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Page May 9 -15, 2018 How to Submit Letters to the Editor Theater Workshop Awards Night Marc Maravalli, B.S., R.Ph. Publisher/Editor, The Town Common Letters to the Editor provide a useful way of communicating concerns, issues, or suggestions to all members of the community. The Town Common encourages all citizens to submit letters concerning issues of interest and concern to the local community. Letters selected for publication may be edited for length and clarity. Some letters may serve as a catalyst for other articles or coverage, and community leaders and agencies will be offered an opportunity to respond to letters concerning their areas of responsibility. All letters must be signed and include a daytime telephone number. Letters may be submitted to: The Editor c/o The Town Common 77 Wethersfield St. Rowley, MA 01969 or preferably via e-mail to: 6th Grade Graduating Class 2018 The Town Common Courtesy Photos The Town Common deadline is 5pm Wednesday (except when a federal holiday necessitates an earlier deadline). The Town Common serves the communities of the Upper North Shore of Mass. & Coastal New Hampshire and welcomes your participation. Send your Organization or Group Notices, Birth or Engagement Announcements, Photos, Articles and Letters to the Editor, by mail, phone, fax, or e-mail to: 77 Wethersfield St., Rowley, MA 01969 Phone: 978-948-8696 Fax: 978-948-2564 E-mail: The Town Common Marc Maravalli, Publisher / Editor Graphic Design Services Advertising Opportunities Event and Announcement Submissions 77 Wethersfield Street Rowley, MA 01969-1713 Phone: (978) 948-8696 Fax: (978) 948-2564 The Town Common is not responsible for typographical errors or omissions, but reprint opportunities do exist for prompt notification of such errors. Advertisers should notify The Town Common of any errors in ads on the first day of issuance. No credits &/or refunds are offered or implied. All material and content cannot be duplicated without written consent of the publisher. The right is reserved to reject, omit, or edit any copy offered for publication. Copyright 2004-2018 The Town Common © - All Rights Reserved In loving memory of Liz Ichizawa, Reporter (1956 - 2005) Recipient of Artistic Achievement Award - Sally McIsaac, Newbury Rocco’s BaRBeRshop Friendly & Experienced Staff & Family Atmosphere “Come in for a haircut and let us be your barber!” (978)948-2555 OLD FASHIONED BARBERSHOP EXPERIENCE! Across from Agawam Diner at TD Bank Plaza See us on Senior Scholarship Winners - Benjamin Hall (L) - Byfield, Triton High School & Lila Roy (R) - Newbury, Berwick Academy Alzheimer’s Research Cycling Event Includes Ride through Rowley ROWLEY, MA (May 4, 2018) – Celebrating its 22nd year, the Alzheimer’s Association, Massachusetts/New Hampshire Chapter’s RIDE to End Alzheimer’s is ready to roll through TOWN on Saturday, June 9. Starting and finishing at Odiorne State Park in Rye, NH cyclists will take on the two through one-hundred mile course to raise awareness and funds for Alzheimer’s research. “Each year, ninety percent of the funds raised from the RIDE are given to research restricted grants,” shares Jim Wessler, President and CEO of the Alzheimer’s Association, MA/NH Chapter. “The Association is currently funding thirty-five active research grants at eleven institutions in our region thanks to the proceeds from this event and our generous donors year-round.” Started by the Noonan family, the RIDE to End Alzheimer’s formerly called Memory Ride, grew from a small, family-inspired event to a cycling challenge attracting riders throughout New England and beyond. The remaining ten percent of the proceeds fund programs and services in Massachusetts and New Hampshire. To date, the event has raised over $5,000,000 for Alzheimer’s and dementia research. For more information about the RIDE to End Alzheimer’s visit HELP WANTED: Experienced Barber Wanted Please Call Open Every Day from Apr 1st - Nov 15th Open Fri, Sat, Sun & Holidays Nov 15th - Apr 1st 6th Grade Highest Achievement and Spirit Award Recipients - Back Row: Olivia Aloia, Jenna Young, Anna Webb; Front Row: Elise Blanchet, Hudson Murphy, Ellie Northup BROWN’S Seabrook Lobster Pound GROW YOUR BUSINESS IN 2018! ADVERTISE TODAY IN The Town Common call 978-948-8696 “A New England Favorite Since 1950” Boiled Lobster * Steamed Clams Fried & Baked Seafood * Sandwiches Route 286, Seabrook Beach, NH 603-474-3331 Call Ahead Take Out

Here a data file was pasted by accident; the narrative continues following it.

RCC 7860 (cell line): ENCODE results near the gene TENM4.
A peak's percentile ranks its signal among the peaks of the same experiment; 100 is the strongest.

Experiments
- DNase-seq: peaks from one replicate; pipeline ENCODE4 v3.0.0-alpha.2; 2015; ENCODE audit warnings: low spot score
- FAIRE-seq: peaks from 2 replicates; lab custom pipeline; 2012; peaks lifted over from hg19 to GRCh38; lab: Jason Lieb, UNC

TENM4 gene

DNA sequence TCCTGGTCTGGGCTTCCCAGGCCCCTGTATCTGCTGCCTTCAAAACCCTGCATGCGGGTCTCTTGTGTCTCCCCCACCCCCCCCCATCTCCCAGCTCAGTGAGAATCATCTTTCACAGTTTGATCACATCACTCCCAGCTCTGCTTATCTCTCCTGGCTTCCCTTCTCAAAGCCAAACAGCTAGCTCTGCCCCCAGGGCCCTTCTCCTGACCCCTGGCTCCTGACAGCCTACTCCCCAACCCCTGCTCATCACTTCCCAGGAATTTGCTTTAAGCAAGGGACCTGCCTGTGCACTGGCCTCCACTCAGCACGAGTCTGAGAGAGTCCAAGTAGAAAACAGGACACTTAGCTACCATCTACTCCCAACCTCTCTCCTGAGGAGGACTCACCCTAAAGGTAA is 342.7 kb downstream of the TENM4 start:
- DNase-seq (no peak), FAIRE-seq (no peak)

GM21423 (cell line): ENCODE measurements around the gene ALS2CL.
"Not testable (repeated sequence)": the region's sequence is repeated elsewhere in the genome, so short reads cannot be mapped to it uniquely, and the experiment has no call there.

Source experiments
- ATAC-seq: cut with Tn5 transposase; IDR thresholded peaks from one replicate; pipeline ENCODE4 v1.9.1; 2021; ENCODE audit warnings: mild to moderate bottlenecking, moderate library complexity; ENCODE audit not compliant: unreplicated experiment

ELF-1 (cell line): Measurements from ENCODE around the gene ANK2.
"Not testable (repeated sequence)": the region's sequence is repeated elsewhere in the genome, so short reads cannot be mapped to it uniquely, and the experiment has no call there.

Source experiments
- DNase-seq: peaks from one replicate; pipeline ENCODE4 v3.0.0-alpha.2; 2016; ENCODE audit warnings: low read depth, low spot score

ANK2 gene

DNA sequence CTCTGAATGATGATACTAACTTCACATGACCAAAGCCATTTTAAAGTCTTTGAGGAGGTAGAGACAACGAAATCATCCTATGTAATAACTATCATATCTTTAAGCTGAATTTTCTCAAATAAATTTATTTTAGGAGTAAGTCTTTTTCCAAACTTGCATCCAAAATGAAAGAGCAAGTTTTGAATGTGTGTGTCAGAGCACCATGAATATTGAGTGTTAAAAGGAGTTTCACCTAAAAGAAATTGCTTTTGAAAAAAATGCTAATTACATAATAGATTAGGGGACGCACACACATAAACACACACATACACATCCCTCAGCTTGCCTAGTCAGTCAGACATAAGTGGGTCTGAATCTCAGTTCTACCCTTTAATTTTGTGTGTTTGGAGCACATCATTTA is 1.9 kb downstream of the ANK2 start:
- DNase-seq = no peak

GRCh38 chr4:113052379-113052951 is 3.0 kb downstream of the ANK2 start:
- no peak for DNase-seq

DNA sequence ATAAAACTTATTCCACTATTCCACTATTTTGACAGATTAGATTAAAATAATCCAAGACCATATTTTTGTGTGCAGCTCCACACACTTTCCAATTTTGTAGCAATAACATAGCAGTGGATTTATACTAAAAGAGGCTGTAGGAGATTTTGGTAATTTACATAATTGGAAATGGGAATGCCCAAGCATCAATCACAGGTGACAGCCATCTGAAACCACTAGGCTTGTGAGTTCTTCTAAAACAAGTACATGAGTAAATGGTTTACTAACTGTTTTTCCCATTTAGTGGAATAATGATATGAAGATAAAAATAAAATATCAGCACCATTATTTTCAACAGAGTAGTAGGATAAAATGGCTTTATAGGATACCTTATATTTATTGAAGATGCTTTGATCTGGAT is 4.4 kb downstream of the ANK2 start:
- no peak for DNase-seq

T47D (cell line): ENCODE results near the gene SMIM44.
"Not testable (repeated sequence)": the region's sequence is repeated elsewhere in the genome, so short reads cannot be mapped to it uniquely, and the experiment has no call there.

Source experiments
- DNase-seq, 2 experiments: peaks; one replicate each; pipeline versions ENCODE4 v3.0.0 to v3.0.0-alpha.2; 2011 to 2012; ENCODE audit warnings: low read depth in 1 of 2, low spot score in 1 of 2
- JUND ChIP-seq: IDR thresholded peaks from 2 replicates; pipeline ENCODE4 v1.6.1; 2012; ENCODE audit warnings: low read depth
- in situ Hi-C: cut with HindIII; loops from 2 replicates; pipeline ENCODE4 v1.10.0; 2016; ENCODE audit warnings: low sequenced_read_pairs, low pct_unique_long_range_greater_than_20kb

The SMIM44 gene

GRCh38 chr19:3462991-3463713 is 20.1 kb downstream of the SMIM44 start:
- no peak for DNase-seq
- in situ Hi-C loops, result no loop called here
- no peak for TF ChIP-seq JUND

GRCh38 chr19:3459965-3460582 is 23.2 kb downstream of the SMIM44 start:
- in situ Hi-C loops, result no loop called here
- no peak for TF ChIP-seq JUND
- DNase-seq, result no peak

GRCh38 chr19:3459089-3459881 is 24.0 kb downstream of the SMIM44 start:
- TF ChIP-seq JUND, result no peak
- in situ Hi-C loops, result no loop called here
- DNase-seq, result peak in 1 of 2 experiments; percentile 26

Happy Halloween May 9 - 15, 2018 Page 3 Leveling the Playing Field in Literacy Continued from page 1 and literacy skills.” More simply, St. Peter said, “Dialogic reading opens the door to wonderment (in the child).” Students are asked to predict what is going to happen, or how could the student change the ending of the story, she said. The adult may begin a sentence and let the student finish it. The adult may ask the student to recall what happened in the story and how it might relate to something in their life. (Students call that Text to Self.) The teacher or patent may point to an illustration on the cover or on a page and ask the student to predict what the story is about or what will happen in the story. St. Peter, who is expanding on the research by Dr. Grover Whitehurst and others, introduced Thinking Maps and Venn diagrams to encourage the students to do critical thinking about the stories they read or heard. Two years ago St. Peter took her research to Hill View Montessori Charter Public School in Haverhill. She worked with 12 kindergarten students in two classes. About 30 percent were considered at risk from initial testing. She created two groups of six Continued from page 1 careers and families, they had never thought about owning the club. But after talking with Woodman and fellow owner, former Mayor Byron Matthews, they realized they had the resources to “give back to the club and the community,” Colden said. Woodman and Matthews built the six-court facility in 1973 when Newburyport, as Woodman described it last week, “was a hole in the wall.” Matthews, as mayor and leading champion of revitalizing Newburyport, asked a homebuilder if he would sell them the five acres he owned on Low Street. The builder, who was planning to construct homes on the property, was not thrilled with the proposal, but when Matthews told him he would do whatever it took, the homebuilder acquiesced. “We were building an all-around community,” Matthews said. “There was a lot of emphasis on recreation. We needed a tennis facility.” Woodman, a prominent architect, who has Amyotrophic Lateral Sclerosis, apologized to the crowd of about 45 people who came to celebrate the changing of the guard. “I’m sorry I can’t play tonight,” he said. He and Matthews had hoped to own the club for 50 years, he said. “In all those years, we never had a bad word,” Matthews said, calling students each. One was a control group that received no additional attention and the other was an intervention group that was exposed to dialogic reading. Both groups were tested before and after she worked with the intervention group for 12 weeks. At the start, the six students in the control group averaged a level of 4.78 years. After the 12 weeks, the average expressive language age of the control group had risen to 5.81 years. All students progressed, and one student who started at 5.1 years rose to 7.2 years, the highest of any student in the control group. The six students in the intervention group started out with an average level of 4.37 years, a half year lower than the control group at the start. After working with St. Peter and the kindergarten teacher using her dialogic reading program five days a week for the 12 weeks, the average of the students was 6.55 years – nearly a year higher than the control group. That meant they progressed a year and a half in about three months. One student, who started at a 5.5-year level progressed to 7.8 years, a strong third-grade level. Two students, who started the program at the very tall Woodman “a gentle giant.” “We had lots of options (for the 5 acres on Low Street,)” Woodman said. “But we wanted to keep it a tennis facility. We looked for the next generation (of owners) to take it to the next level. We found that in Daryl and Gary. They are committed to tennis, to the city.” The tennis club, which is changing its name to Newburyport Tennis Club, has been up for sale for several years at an asking price of $3 to $4 million. Colden and Gastman declined to say how much they are paying for the club. They plan to make improvements in infrastructure, particularly fixing the roof that leaks in rain storms and when the snows melt. The common areas, including the locker rooms, will be renovated with new furniture and paint. The courts this summer will be resurfaced. The court fee system will be upgraded to include accepting credit cards. The club has about 500 members with 200 being regulars, said manager Mike Perrotta. “We have great members, great coaches,” Gastman said. Colden suggested that the club might add a Friday night mixed doubles event. And they plan to work to bring more youth players into the club. The new owners said regulars should expect a modest increase in less than 5 years of attainment, rose to 7.1 years. “It is amazing what a five-year-old can do,” St. Peter said. “It makes me jump up and down for joy.” Asked why she tried dialogic reading in kindergarten, she said she “felt” that five-year-olds could do more in language than they were being asked to do in traditional classes. St. Peter concluded from her research that “dialogic reading can increase oral language skills and early literacy skills in children (who are) initially assessed during kindergarten screening as ‘at risk’ for learning.” While excited about the test results, she believes that she has only begun to understand the power of dialogic reading to help young children achieve greater results in literacy, writing and reading. St. Peter wants to share her passion for dialogic reading with teachers to enhance the reading experience for their students. She is offering training programs and consulting with teachers and schools to add dialogic reading to their literacy programs. To contact St. Peter, email her at Popular Tennis Club Sold to Avid Players court fees, the primary source of revenue for the club. Courts rent now for $30 to $40 an hour. Gastman said they plan to hold focus groups to determine what other improvements are needed. For more information, call 978- 462-3121. Sea View Retreat -Since 1954 An extended Care Community Come in for a visit and compare! (978)-948-2552 •Private & Semi-Private Rooms with Baths and Beautiful Views • Medicare/ Medicaid certified The • Social Town Services-Speech, Co Physical, Occupational, & Massage Therapies • Full Activity Program • and much more... The North Shore’s Largest Independent Co MANSION DRIVE • ROWLEY, MA • JUST OFF ROUTE 1A check out our: PRO SHOP now selling: Skateboard, BMX and Scooter gear Thelocalflavortastesbetterthanever. Route 1, Portsmouth • 436-0717 New Dining Room Full Bar Italian Deli & Marketplace Take out Grab & Go The Town Party Trays 978-465-2225 257 Low St . Newburyport Fi A Paint birthdays Ask us! We are experts! Potte Danvers Agway F 9 Wenham St Adu Cla (978) 774-1069 CLAY Also in Waltham, MA at 72 Miro 978-948-8696 • • adver Call for 54 a tour Emerson (603)379-1898 Rd (781)894-4880 ww rentals private lessons $20 Family Deal New England’s Premier Skate and Bike Park 603.964.2800 Palmer Cleanouts & Disposal LLC JUNK Visit REMOVAL Your SERVICE WE DO ALL THE LOADING single item to whole house cleanout Friendly Neighborhood 10 & 15 yard dumpsters available Garden Center! 60 Turnpike Road Ipswich, Ma 01938 (978) 3566342 Call for Free Estimate 603-770-7551 104 Eastern Ave. Gloucester, Ma 01930 (978) 2814480 • • • • Veggie & Flower Seeds Bark mulch/loom Daily deliveries Organic soil and more Looking for the perfect Mother's Day gift? Greg De is your Advert 77 Weth Rowley, M Telephone: Fax: 978 advertise@theto 88 Elm Street Salisbury, Ma 01952 (978) 4653542 *New Location!*